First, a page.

But today, taking the time to talk to the school team about the extent of the problems he suffered in his early years, and the impact of grief having just lost the foster carers that have been his parents for two and a half years, actually made me really emotional, even though it was stuff that I already knew. But voicing it again, for the first time in quite a while, made me remember just how amazing they both are.

His teacher says that he's actually very bright, but he just doesn't want to work. He wont' sit down and try. But we know that in actual fact he has very low self-esteem - he will often voice that he is 'rubbish' at things, even if he's doing really well. We are building him up lots at home, but actually he is a little boy who has been let down by every adult in his life so far - even those helping him out such as foster carers and social workers, have been the cause of lots of upset by 'leaving him' so he actually doesn't have much sense of his own worth. By not getting in to work in the first place, he can't do it wrong, so perhaps that 's why he is avoiding things.

Additionally, he's come in to an established class, who have had 18 months together learning the ropes, getting friendly with each other, and settling in to class routines. He doesn't know any of that, and because everything in his world has just turned upside down, he's just not yet ready to sit still. The result of that, is that the other children in the class see him as 'naughty' and he's not really making friends.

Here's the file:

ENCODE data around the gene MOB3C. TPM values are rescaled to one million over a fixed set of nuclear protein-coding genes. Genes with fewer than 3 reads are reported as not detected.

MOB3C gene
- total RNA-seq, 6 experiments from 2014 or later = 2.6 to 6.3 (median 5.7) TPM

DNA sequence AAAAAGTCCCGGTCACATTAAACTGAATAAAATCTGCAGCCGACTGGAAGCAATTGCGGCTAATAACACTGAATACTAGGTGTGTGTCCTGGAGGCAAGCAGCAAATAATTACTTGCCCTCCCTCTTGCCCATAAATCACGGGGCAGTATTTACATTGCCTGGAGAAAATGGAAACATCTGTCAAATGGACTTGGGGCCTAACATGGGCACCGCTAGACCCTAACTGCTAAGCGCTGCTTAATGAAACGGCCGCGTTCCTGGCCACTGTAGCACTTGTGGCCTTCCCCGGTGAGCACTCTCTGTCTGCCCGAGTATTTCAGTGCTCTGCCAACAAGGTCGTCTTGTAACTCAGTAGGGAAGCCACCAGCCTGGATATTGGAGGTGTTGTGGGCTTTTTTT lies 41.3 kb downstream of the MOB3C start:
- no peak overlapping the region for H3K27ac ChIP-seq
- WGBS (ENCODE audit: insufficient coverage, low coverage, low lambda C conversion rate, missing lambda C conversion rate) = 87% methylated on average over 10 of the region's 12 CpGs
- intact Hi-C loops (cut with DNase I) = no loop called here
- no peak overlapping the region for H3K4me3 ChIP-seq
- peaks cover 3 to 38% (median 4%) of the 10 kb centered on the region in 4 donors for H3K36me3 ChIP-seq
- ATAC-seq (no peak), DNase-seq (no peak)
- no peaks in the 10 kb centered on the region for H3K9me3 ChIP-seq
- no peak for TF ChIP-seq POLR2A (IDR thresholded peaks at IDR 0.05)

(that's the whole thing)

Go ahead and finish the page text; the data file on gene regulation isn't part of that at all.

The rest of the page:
So, we've agreed some good strategies today, both for us and for the school to do. We're going to do a 'jar of success' at home where we write down every good thing he does and put it in a jar, so he can start to see evidence of success building up. We're going to give him a box of home comforts to take to school that he can get up and look at when ever he is feeling vulnerable, and they are going to start friendship circles too so he can start to get involved.

We also recognise that one thing he will possibly excel in, is sport. So we're going to try and get him involved in something that he will be good at, so really build his self esteem. I've signed up for a 6 week Saturday morning football school this evening, so much to my horror, I'm about to become a soccer dad!

The meeting has given us a great sense of perspective, and tonight we've had great fun. We bought him a bay blade - a glorified spinning top that all the boys are into at school, thinking that it will help him to fit in bit - and I have never seen a child so delighted with a present. He is over the moon and is excited about taking it to school tomorrow. We also got the paddling pool out for the first time this evening which they both loved, and we let him choose a special dessert on the way back from school.

It's felt quite emotional today, but I think we needed that, a bit of a reminder that it's not just the day to day parenting we have to worry about, we've got to think about all that emotional stuff too, and I think today was a good kick up the arse for us both!